The social beliefs, cultural fabric, religious practices, geographical landscapes, tapestry of human relations and kind of patronage given to a classical dance form significantly contributed in the formulation of a text. Not every text which was composed was meant to be danced but it was chosen because of the lyrics which were appropriate for a context. In temple the dancer performed different texts from scriptures, works of saint-poets or other writers. The emphasis was more on the ritual and not on the art as such. There the human body became a via media for the recited word to acquire a new dimension. Body movements and facial expression transformed the recitation into an enigmatic dance-theatrical exposition which subsumed the performer and the onlooker.

Classical dance was performed in courts or in chamber for the learned and the elite. Because the audience were informed it gave an opportunity to the dancer to delve deep into the intricacies of the text. The poetry was elevated to the level of a heightened aesthetic experience. The dancer was in complete command of the language and the music which was evident in the ways she explored the possibilities of the text and the melody. There have been instances when the creativity of the dancer inspired a poet to compose lyrics (impromptu or otherwise) .

Classical dance also communicated to people at large when stories from the epics like Mahabharata, Ramayana or classics like – Nala Damayanti, Vikramorvashiyam were danced keeping in mind the pulse of the audience. As the audience was familiar with the text the experience of watching it come alive through a dance presentation was a very unique one.
e mythological stories cut across the language barrier and connect to people of

Classical Text in modern era.
Since the time when classical dance was performed in temple, court and public arena to this day when it has been de-contextualised and is only seen as a concert-art, the kinds of text used vary a lot. Performers use both classical, and modern texts but there are continuous speculations about the relevance of classical text in today’s age.
A classical text is a repository of the culture of the time when it was composed. The imagery, the language, the characters, the way emotions are expressed speak volumes about that era. As the poetry was addressed to divine-characters the text acquired a universal feel which did not restrict it to a specific period. This is the reason why classical texts still have an important place in Indian classical dance. They do have a degree of contemporaneity. The language of compositions might be archaic, the imagery used might be somewhat odd with respect to the present day sensibilities, but as the text is interpreted through dance it gets communicated.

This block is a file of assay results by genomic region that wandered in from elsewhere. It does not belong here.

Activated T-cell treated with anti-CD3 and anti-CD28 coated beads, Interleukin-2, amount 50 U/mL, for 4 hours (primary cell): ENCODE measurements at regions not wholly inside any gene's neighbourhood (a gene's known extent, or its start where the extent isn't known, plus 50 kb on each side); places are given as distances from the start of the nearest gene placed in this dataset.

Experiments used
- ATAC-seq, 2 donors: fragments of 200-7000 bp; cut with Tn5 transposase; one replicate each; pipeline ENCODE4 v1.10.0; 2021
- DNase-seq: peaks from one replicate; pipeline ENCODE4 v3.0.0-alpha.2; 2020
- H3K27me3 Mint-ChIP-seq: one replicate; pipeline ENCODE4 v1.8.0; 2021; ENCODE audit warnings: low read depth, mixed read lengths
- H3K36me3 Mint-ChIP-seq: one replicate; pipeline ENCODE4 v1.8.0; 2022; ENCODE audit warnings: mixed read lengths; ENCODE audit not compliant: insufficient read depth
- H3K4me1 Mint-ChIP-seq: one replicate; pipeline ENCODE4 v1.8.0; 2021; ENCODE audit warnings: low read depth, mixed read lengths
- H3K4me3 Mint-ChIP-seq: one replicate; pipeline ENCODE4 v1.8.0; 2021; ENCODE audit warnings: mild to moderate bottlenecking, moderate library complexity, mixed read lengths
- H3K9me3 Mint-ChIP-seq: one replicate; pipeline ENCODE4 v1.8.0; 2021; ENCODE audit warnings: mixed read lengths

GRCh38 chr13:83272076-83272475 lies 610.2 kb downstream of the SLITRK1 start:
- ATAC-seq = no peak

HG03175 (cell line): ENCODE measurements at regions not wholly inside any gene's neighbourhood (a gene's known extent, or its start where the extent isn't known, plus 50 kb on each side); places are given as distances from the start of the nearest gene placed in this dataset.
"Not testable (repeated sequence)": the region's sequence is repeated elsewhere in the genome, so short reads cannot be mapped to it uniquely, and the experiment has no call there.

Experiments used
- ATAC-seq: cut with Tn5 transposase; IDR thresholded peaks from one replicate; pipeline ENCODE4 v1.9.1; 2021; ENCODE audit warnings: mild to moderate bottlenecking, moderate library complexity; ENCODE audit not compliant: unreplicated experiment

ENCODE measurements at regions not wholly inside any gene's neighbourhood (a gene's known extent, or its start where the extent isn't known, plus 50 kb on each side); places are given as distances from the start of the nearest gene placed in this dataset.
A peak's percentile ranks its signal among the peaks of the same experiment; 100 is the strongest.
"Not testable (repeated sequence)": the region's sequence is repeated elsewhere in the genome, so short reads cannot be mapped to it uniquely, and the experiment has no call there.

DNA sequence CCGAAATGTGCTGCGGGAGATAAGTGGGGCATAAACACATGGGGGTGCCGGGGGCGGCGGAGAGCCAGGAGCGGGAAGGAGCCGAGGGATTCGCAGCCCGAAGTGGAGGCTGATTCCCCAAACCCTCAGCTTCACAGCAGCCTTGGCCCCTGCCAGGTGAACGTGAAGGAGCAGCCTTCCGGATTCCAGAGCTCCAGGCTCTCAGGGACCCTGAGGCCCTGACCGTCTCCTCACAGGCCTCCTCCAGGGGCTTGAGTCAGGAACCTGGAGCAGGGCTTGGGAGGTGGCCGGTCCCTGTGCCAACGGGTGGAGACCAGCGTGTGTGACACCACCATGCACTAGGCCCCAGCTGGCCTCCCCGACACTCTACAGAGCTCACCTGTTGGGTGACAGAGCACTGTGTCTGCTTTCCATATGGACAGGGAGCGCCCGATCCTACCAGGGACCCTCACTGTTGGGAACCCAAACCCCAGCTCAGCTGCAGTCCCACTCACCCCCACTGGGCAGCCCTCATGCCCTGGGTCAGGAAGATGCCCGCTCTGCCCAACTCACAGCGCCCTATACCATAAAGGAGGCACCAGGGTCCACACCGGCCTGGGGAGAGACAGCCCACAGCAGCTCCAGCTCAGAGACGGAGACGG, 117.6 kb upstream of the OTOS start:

At the same time it is important to address the fact that in past few decades because of rapid change in the society due to globalisation, a large section of people are being slowly removed from their cultural roots. The education system and media is not taking an active role in making people culturally aware. Hence it becomes difficult for a dancer to present a piece to an urban audience. Many times the audience is not familiar with the language of songs. The imagery used, for example, nakha shikha varnana (head to toe description of the heroine) looks very strange to a modern eye. As the context has faded out from the presentation of the art which is now only seen on a proscenium, or in a studio, questions are raised about the relevance of certain pieces. Some sections of the audience hardly have a feel for language or literature. Although the text is briefly paraphrased in English but it is not the same like earlier when the audience was much – informed. This puts the dancer in a dilemma about how far should s(he) should explain the song during the announcement? Ideally dance should speak for itself but from the time classical dances have travelled far and wide outside their areas of origin and practice; from the time the context in which a particular piece was performed has been removed, the need to explain the text of the song is inevitable.

In second half of 20th century there emerged a section of artistes who questioned the use of classical literature in dance. They expressed discordance with the subject matter in those texts and the style of presentation, keeping in mind the contemporaneity of the social set-up. The trend has continued till date when many artistes are working with themes like ‘Time’, ‘Space’, ‘Reflection’, ‘Body’, ‘ A journey of a drop of water’, ‘Five Elements’, ‘Rain’, ‘Echo’ etc. It is paradoxical that some of them have used specific texts from ancient, medieval and modern literatures. And there are others who have worked with appropriate musical compositions to project the theme.

How is a text interpreted?